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The Unyielding Value of Peace: A Reflection on War and Violence

by host

Growing up in the Soviet Union, we were all taught that war is an unequivocal evil. This was a deeply ingrained belief, instilled in us through education and cultural narratives. However, in Russia under Vladimir Putin’s leadership, this foundational principle was turned on its head. The state began propagating the idea that war is a necessary and even noble endeavor. The rhetoric shifted to a binary view of humanity, dividing people into ‘good’ and ‘bad’, with the latter being uniformly applied to Ukrainians. This divisive narrative not only fostered hostility but also led to a societal schism, pitting one part of the population against the other.

The profound impact of this ideological shift became personal when my family was compelled to leave Russia and seek refuge in Israel. The environment of fear and polarization in Russia made it untenable for us to remain. However, our move to Israel brought us face-to-face with another protracted conflict between Israelis and Arabs. The conflict, which had simmered for decades, erupted into full-scale war on October 7, following a barbaric terrorist attack by Hamas. In response, Israel launched a massive military offensive, unleashing bombs and deploying tanks.

Witnessing these events has reinforced my belief that in Gaza, much like in Russia, there are individuals who oppose the actions of their governing authorities. These dissenters often find themselves caught in the crossfire, victims of a conflict they do not support. It is imperative that societies worldwide recognize the existence of such voices and strive to protect them. Whether in Russia or Gaza, these individuals deserve our empathy and support.

The moral clarity of my Soviet-era education, which unequivocally condemned war, now seems like a relic of the past. The Russian state’s current narrative, which glorifies military aggression and dehumanizes entire populations, stands in stark contrast to those early teachings. This shift has not only distorted the perception of war but has also eroded the societal fabric, fostering division and hostility.

The situation in Gaza is eerily reminiscent of what I witnessed in Russia. In both places, the actions of a powerful few have led to the suffering of many. In Gaza, the indiscriminate bombings and military assaults have devastating consequences for the civilian population. Many of these civilians, like the dissenters in Russia, do not support the militant actions of Hamas. They are ordinary people, caught in a cycle of violence that they cannot escape.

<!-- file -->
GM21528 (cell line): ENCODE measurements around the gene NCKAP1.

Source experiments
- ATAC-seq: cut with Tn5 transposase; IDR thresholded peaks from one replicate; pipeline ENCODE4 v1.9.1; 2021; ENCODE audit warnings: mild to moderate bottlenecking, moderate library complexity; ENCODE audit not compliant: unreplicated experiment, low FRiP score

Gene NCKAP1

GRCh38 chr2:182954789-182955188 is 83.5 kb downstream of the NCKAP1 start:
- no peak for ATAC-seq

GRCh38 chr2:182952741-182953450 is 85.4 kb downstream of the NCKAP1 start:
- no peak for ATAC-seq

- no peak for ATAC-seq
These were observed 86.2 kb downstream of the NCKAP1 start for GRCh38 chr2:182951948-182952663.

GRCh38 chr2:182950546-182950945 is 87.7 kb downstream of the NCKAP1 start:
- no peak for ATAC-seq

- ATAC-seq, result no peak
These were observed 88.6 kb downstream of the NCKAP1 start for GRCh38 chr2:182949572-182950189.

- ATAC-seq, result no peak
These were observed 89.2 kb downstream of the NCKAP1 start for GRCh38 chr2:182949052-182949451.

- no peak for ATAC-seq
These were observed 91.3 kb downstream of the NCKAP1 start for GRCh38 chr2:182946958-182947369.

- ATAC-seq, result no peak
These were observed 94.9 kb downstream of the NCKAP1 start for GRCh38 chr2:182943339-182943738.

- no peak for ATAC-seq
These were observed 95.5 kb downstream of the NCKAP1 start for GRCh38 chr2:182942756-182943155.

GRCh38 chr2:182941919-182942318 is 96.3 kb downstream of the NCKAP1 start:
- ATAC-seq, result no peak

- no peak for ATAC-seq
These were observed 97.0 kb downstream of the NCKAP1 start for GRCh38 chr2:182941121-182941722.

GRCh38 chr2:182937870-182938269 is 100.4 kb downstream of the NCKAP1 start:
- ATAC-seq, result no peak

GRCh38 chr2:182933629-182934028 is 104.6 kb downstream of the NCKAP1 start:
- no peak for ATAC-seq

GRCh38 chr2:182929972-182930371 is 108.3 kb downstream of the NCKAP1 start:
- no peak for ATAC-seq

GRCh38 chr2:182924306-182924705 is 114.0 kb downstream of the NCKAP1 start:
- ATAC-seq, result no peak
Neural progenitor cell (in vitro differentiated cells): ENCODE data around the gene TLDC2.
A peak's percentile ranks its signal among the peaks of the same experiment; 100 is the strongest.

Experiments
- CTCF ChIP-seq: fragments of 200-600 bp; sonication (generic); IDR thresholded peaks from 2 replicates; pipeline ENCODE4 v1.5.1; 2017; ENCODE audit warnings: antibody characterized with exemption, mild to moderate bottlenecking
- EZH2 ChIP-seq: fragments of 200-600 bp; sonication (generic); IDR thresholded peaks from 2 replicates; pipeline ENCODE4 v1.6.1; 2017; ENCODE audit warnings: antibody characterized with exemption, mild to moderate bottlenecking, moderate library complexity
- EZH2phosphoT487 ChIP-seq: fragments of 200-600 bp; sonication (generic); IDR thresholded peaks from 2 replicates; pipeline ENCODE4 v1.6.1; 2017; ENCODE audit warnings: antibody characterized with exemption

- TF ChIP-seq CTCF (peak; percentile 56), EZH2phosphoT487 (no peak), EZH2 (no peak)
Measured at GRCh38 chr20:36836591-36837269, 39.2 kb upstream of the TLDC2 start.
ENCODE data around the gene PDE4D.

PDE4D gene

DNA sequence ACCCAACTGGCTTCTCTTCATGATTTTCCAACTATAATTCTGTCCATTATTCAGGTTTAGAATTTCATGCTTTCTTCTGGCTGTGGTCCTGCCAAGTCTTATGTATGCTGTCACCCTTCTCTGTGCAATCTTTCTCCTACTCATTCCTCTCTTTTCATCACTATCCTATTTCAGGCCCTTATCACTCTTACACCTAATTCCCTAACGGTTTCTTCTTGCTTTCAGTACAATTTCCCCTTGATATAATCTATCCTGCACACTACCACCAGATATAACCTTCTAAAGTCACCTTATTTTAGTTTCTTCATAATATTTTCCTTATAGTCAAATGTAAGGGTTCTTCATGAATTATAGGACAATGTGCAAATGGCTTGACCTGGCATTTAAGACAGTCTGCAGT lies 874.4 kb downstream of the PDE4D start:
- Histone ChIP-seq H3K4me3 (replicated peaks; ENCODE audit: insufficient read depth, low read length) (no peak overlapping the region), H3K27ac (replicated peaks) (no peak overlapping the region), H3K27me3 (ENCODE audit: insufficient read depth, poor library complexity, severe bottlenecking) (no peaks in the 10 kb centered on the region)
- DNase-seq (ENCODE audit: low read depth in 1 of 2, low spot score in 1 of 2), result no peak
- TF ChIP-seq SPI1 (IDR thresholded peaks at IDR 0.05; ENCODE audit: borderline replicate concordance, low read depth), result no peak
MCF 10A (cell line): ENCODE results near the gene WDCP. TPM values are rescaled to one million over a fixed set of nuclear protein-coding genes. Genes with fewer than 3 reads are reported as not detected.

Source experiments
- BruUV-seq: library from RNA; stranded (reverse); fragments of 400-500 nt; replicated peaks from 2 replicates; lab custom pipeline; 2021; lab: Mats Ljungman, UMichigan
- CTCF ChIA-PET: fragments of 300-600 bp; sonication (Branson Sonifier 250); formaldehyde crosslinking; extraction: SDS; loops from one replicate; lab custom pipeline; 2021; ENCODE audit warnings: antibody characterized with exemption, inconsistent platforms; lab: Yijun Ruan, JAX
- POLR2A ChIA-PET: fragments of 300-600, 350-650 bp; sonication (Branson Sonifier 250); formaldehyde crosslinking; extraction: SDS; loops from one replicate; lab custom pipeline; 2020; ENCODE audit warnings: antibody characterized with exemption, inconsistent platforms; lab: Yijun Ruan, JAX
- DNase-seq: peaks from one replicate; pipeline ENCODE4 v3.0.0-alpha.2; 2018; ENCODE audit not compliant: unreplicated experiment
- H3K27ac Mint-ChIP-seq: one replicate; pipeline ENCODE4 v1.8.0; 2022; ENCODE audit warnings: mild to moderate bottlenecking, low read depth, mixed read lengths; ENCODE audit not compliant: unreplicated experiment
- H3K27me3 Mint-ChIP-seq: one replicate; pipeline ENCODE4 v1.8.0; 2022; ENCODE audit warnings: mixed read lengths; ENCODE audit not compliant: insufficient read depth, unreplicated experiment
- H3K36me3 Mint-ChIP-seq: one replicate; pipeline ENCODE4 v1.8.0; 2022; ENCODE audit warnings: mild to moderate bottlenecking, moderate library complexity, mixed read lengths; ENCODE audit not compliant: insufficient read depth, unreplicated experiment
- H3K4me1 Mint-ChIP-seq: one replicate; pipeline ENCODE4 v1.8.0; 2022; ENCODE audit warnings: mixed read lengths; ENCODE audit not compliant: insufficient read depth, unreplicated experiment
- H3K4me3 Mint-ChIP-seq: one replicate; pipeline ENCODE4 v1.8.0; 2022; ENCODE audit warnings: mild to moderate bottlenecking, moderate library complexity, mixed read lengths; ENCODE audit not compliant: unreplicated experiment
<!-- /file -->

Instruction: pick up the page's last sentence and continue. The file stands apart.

It is crucial to recognize that in any conflict, there are always individuals who oppose violence and seek peace. These individuals often pay the highest price, facing persecution, displacement, and death. Their voices are frequently drowned out by the cacophony of war drums and the rhetoric of those in power. Yet, it is precisely these voices that we must amplify and protect.

The international community has a responsibility to advocate for the protection of civilians and dissenters in conflict zones. This advocacy should not be limited to diplomatic statements but must translate into concrete actions. Humanitarian aid, safe havens, and asylum for refugees are essential components of this support. Moreover, there should be a concerted effort to hold those who perpetrate violence accountable, regardless of their political or ideological affiliations.

Reflecting on my experiences in both Russia and Israel, I am convinced that the true enemy is not the ‘other’ as defined by state propaganda, but the cycle of violence itself. This cycle perpetuates suffering, stifles dissent, and undermines the possibility of peaceful coexistence. Breaking this cycle requires a fundamental shift in how we perceive and respond to conflict.

Peace education, grounded in the values of empathy, respect, and mutual understanding, is a crucial starting point. Societies must reject the glorification of war and embrace a narrative that prioritizes dialogue and reconciliation.

This is not a utopian ideal but a necessary step towards building a more just and humane world.

In conclusion, the lessons of my Soviet childhood remain profoundly relevant today. War, in any form, is a scourge that inflicts untold suffering on innocent people. As we witness the ongoing conflicts in places like Russia and Gaza, it is incumbent upon us to advocate for those who oppose violence and seek peace. Their voices are a testament to the resilience of the human spirit and a reminder that even in the darkest times, the light of hope and humanity can prevail.


Author: Tolkachev Konstantin